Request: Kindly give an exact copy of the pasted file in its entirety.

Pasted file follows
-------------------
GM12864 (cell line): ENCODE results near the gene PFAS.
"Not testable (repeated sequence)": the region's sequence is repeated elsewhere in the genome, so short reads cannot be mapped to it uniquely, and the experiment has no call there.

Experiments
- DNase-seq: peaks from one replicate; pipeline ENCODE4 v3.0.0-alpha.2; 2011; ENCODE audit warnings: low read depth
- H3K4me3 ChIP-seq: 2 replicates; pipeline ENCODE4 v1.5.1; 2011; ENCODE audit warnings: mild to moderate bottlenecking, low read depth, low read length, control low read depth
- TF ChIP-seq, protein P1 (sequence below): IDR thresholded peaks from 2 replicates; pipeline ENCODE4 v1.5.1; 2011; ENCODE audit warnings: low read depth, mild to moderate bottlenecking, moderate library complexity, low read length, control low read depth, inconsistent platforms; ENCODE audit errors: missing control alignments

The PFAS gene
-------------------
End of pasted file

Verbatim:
GM12864 (cell line): ENCODE results near the gene PFAS.
"Not testable (repeated sequence)": the region's sequence is repeated elsewhere in the genome, so short reads cannot be mapped to it uniquely, and the experiment has no call there.

Experiments
- DNase-seq: peaks from one replicate; pipeline ENCODE4 v3.0.0-alpha.2; 2011; ENCODE audit warnings: low read depth
- H3K4me3 ChIP-seq: 2 replicates; pipeline ENCODE4 v1.5.1; 2011; ENCODE audit warnings: mild to moderate bottlenecking, low read depth, low read length, control low read depth
- TF ChIP-seq, protein P1 (sequence below): IDR thresholded peaks from 2 replicates; pipeline ENCODE4 v1.5.1; 2011; ENCODE audit warnings: low read depth, mild to moderate bottlenecking, moderate library complexity, low read length, control low read depth, inconsistent platforms; ENCODE audit errors: missing control alignments

The PFAS gene